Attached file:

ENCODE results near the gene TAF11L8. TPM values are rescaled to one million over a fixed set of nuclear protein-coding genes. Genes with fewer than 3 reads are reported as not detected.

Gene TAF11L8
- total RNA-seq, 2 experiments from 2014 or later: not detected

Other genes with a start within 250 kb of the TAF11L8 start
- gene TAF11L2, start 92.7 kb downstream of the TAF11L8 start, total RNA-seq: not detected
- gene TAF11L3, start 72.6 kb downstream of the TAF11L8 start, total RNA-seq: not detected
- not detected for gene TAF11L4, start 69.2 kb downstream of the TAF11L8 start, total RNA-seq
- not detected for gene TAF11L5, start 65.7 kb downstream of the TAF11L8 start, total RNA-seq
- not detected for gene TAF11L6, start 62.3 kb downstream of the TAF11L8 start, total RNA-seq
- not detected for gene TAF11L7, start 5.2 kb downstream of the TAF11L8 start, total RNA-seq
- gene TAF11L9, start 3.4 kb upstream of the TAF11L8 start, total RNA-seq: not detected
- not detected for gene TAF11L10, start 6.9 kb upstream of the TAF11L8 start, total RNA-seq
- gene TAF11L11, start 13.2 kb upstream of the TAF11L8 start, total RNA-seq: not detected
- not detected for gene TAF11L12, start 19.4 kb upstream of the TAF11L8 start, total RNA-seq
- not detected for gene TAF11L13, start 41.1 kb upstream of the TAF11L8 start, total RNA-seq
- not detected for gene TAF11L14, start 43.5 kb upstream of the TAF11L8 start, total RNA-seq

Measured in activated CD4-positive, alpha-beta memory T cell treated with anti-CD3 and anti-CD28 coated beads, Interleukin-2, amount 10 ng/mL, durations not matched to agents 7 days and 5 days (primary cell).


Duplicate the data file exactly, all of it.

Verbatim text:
ENCODE results near the gene TAF11L8. TPM values are rescaled to one million over a fixed set of nuclear protein-coding genes. Genes with fewer than 3 reads are reported as not detected.

Gene TAF11L8
- total RNA-seq, 2 experiments from 2014 or later: not detected

Other genes with a start within 250 kb of the TAF11L8 start
- gene TAF11L2, start 92.7 kb downstream of the TAF11L8 start, total RNA-seq: not detected
- gene TAF11L3, start 72.6 kb downstream of the TAF11L8 start, total RNA-seq: not detected
- not detected for gene TAF11L4, start 69.2 kb downstream of the TAF11L8 start, total RNA-seq
- not detected for gene TAF11L5, start 65.7 kb downstream of the TAF11L8 start, total RNA-seq
- not detected for gene TAF11L6, start 62.3 kb downstream of the TAF11L8 start, total RNA-seq
- not detected for gene TAF11L7, start 5.2 kb downstream of the TAF11L8 start, total RNA-seq
- gene TAF11L9, start 3.4 kb upstream of the TAF11L8 start, total RNA-seq: not detected
- not detected for gene TAF11L10, start 6.9 kb upstream of the TAF11L8 start, total RNA-seq
- gene TAF11L11, start 13.2 kb upstream of the TAF11L8 start, total RNA-seq: not detected
- not detected for gene TAF11L12, start 19.4 kb upstream of the TAF11L8 start, total RNA-seq
- not detected for gene TAF11L13, start 41.1 kb upstream of the TAF11L8 start, total RNA-seq
- not detected for gene TAF11L14, start 43.5 kb upstream of the TAF11L8 start, total RNA-seq

Measured in activated CD4-positive, alpha-beta memory T cell treated with anti-CD3 and anti-CD28 coated beads, Interleukin-2, amount 10 ng/mL, durations not matched to agents 7 days and 5 days (primary cell).